The following work is owned and written by K. D. Bloodworth no one has permission to use, copy, edit, print.
I know that many women fight cancer for months and years. I was determined that this was going to be a swift and deadly battle. Deadly for the cancer, not me, after all I had cheated death several other times and won. Why would this be any different? I am human and of course there were several seconds that I let my mind wander, wondering what would happen if the cancer had already spread but there was those pesky what ifs and I wasn’t gong there.
I have heard women and stories of cancer patients saying how mad they were that they had cancer. That is another thing I didn’t understand. I get mad when the car won’t start. I get mad when I mess up my checkbook and funds are lower than I thought. I get mad when I call my husband up from his man cave for dinner and he say, “just a minute,” and shows up when everything is cold. Recently I was mad because the kids (daughter and husband) where here visiting for the first time in almost two years and we run out of water. (We live in the part of the country where there is no city or county water systems. We don’t have a well so we have a cistern and have water delivered.) Not only did we run out of water but the pump didn’t shut off and it over heated. Now, that’s something to get mad about. I just didn’t see any sense in getting mad over cancer. That would be a waste of energy and time. I have other things to do.
My husband has always had a demanding job. He was a policeman when we met and worked long hours. After he stopped doing police work he had a regular job where he was off two days a week and worked mostly 40 hours a week. That took some adjusting on both of our parts. But we made it. Then one day he tells me that he’s looking into an over seas job that pays twice as much as he was making. After many long talks, a couple of months later he’s working in Europe. One day he calls and says he’s been offered a job in Iraq and this is an opportunity that doesn’t come along everyday. Within a couple of weeks, he’s home and we are getting him ready to deploy to Iraq. During that time, Virginia is hit with what is left over of a hurricane, trees down everywhere and we are without power for ten days. That was frustrating but nothing to get mad about; nothing we could do but work by flash light.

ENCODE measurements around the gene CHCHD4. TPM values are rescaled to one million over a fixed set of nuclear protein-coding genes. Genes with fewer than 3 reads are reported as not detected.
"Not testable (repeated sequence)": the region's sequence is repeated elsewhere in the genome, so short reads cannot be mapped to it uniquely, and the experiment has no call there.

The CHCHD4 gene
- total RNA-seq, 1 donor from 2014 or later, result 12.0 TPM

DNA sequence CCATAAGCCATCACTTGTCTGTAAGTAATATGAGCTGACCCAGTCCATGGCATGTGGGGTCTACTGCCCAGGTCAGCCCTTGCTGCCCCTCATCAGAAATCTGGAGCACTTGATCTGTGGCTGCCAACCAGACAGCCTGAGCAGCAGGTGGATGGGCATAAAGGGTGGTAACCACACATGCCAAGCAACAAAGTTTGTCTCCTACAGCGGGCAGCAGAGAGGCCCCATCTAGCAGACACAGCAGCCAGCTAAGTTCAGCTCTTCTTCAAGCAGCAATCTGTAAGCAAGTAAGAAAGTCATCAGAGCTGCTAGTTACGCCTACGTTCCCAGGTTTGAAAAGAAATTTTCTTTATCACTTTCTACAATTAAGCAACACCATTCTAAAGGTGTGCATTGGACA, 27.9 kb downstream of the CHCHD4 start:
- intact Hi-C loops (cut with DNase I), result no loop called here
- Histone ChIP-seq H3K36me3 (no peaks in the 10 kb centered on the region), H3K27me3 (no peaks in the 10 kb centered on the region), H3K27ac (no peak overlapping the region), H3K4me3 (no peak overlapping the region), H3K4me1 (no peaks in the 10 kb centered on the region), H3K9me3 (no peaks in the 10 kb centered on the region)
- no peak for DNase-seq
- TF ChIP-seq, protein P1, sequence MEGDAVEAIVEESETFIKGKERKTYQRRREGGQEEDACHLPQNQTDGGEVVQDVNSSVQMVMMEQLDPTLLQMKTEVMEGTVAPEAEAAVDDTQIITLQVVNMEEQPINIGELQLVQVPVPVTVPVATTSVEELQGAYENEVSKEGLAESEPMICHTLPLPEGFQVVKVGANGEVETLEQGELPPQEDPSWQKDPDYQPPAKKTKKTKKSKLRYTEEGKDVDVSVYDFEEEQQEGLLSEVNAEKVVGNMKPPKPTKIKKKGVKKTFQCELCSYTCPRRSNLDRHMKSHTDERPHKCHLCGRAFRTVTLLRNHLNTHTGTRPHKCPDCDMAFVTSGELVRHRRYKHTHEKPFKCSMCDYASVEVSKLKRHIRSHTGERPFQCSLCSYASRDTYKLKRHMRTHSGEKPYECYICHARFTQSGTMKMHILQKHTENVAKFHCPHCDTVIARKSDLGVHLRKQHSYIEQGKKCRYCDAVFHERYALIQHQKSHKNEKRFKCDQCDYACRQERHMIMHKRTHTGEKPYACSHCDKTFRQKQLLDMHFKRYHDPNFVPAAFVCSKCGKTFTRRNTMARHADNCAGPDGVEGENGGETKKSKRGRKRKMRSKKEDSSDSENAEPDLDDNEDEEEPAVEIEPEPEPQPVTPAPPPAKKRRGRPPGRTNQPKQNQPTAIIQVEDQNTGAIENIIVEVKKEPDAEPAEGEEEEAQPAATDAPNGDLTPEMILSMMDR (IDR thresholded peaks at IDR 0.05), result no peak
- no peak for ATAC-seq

The one thing I was mad about was the fact that my father -in- law was not here. L. was a doctor and a good doctor. As I said before he had died a few months earlier from cancer. I needed him now. I needed his comfort and knowledge. I needed his sense of humor. We could joke about anything and we did. I was sure we would be finding something funny about this also.
While K. was in Iraq I decided that since we had always talked about moving to Montana, now was a good time to make the move. I guess you could say I have always been a take-charge person, in some cases not because I wanted but because I had no choice.
This time I had a choice. Sit around feeling sorry for myself, worry myself to death, go crazy with what ifs, sit around and cry all the time, get mad at something I have no control over, or take control. I took control. I made my decisions on what I wanted done and that I wanted it done as soon as possible.